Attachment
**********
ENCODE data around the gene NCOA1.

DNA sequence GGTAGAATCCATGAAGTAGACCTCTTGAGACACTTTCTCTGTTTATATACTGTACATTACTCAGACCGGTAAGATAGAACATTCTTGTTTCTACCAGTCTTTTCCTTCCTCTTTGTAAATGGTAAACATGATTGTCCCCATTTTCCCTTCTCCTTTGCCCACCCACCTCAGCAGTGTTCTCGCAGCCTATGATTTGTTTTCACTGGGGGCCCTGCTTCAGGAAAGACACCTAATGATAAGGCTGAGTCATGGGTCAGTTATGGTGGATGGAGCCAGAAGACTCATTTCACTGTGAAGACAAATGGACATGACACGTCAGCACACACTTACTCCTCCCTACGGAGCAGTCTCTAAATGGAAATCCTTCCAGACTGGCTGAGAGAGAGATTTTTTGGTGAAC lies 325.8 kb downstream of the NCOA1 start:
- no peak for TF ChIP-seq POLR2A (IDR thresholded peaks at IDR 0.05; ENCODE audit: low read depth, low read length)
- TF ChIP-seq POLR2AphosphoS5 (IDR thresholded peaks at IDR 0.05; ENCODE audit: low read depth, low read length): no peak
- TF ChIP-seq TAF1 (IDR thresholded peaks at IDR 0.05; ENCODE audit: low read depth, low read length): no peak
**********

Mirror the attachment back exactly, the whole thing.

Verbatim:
ENCODE data around the gene NCOA1.

DNA sequence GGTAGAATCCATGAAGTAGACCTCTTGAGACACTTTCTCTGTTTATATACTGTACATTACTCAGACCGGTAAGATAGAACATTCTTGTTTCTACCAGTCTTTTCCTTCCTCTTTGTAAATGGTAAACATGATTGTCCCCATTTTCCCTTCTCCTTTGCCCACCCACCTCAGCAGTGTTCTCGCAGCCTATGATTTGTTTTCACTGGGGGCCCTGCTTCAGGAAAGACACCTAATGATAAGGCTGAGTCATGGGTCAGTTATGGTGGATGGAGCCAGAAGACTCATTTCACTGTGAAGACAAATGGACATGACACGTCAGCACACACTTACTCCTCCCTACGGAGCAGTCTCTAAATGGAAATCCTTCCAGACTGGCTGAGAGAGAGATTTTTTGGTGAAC lies 325.8 kb downstream of the NCOA1 start:
- no peak for TF ChIP-seq POLR2A (IDR thresholded peaks at IDR 0.05; ENCODE audit: low read depth, low read length)
- TF ChIP-seq POLR2AphosphoS5 (IDR thresholded peaks at IDR 0.05; ENCODE audit: low read depth, low read length): no peak
- TF ChIP-seq TAF1 (IDR thresholded peaks at IDR 0.05; ENCODE audit: low read depth, low read length): no peak